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Athletics: Mystery injury hits Metro Aberdeen’s Jason Kelly in build-up to Speyside Way 59km

Jason Kelly.
Jason Kelly.

Jason Kelly is confident he will have shrugged off any side effects from the mystery abdominal problem which threatened to hamper his chances of winning tomorrow’s Speyside Way 59km ultra trail race.

The Metro Aberdeen runner is one of the favourites to win the race – from Ballindalloch to Buckie – following the withdrawal of Scotland internationals Robbie Simpson (Deeside Runners) and Kenny Wilson (Moray Road Runners).

Simpson, who relegated Kelly to second position in September’s Lairig Ghru mountain marathon and last month’s Bennachie 50km ultra, is concentrating on starting his build-up towards the Olympic marathon trials in March.

Wilson, who has never raced beyond the marathon distance, doesn’t want to risk injury after recently sustaining a slight knee problem in training.

Apart from his fine performances at Lairig Ghru and Bennachie, Kelly can also take confidence from his impressive victory in the Dee 33 race earlier this year.

However, his plans suffered a setback last week when he ended up in hospital.

He said: “My training had gone well since Bennachie, but last Thursday I ended up in A&E with horrendous abdominal pains which came on very suddenly.

“I was in agony, but it seemed to settle down relatively quickly. It was a bit of a mystery. I had blood tests, but they didn’t show anything unusual and the medics were hopeful it’s nothing serious as it went away.

“Afterwards I had a few days of no running as I wasn’t eating properly and felt completely drained. I didn’t have any energy, but I’m fairly confident it’s behind me now.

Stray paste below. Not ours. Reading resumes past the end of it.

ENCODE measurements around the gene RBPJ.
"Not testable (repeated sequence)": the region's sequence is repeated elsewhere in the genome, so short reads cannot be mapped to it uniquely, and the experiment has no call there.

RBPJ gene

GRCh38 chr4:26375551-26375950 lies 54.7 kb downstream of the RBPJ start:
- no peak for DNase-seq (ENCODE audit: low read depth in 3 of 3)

“I’ve had time off work this week to rest and get my energy levels up again, so hopefully I’ll be fine.”

Kelly believes he is capable of running a fast time if he has fully recovered and if overhead and underfoot conditions are favourable.

Former Cromdale athlete Terry Forrest, a member of Cairngorm Runners, set the current course record of 4hr 1min 42sec in 2014. It is a mark Kelly feels can be bettered.

He said: “I checked out the course over two days, running roughly half of it each day.

“It’s fairly straightforward and is very runnable. Even the climb up and down Ben Aigan in the middle isn’t too bad.

“I took it easy on day one of my recce but ran at race pace for the second half on day two when I was averaging around 3:52 pace. So that has given me confidence.

“The record remains my target. It should be possible, but it all needs to come together on the day. I’m actually aiming for sub four hours as that sounds like a nice barrier to aim to get under.”

Kelly does, nonetheless, appreciate he faces some potentially tricky opponents.

These include his clubmate Chris Richardson, who ran a PB marathon last month and who is making his ultra-distance debut.

Elgin ultra-distance specialist Grant Jeans, who won the Speyside race last year, is another formidable athlete who cannot be discounted.

Kelly said: “I’d guess we may be pushing each other along. I know Chris well and I’ve seen that Grant has produced a number of very good performances over the past few years so it could be between the three of us.”

Richardson, who set a marathon PB of 2hr 27min 41sec at Lake Dorney in Buckinghamshire, is playing down his chances.

He said: “I still have unfinished business with the marathon as I wanted to get under 2:25 before moving on. So I’ll look for another one in the spring.

“But I’m aiming to shift my focus towards ultras and for a start I’m doing the Speyside Way. I’m looking on it as a pressure-free first attempt at an ultra rather than as a serious attempt.”

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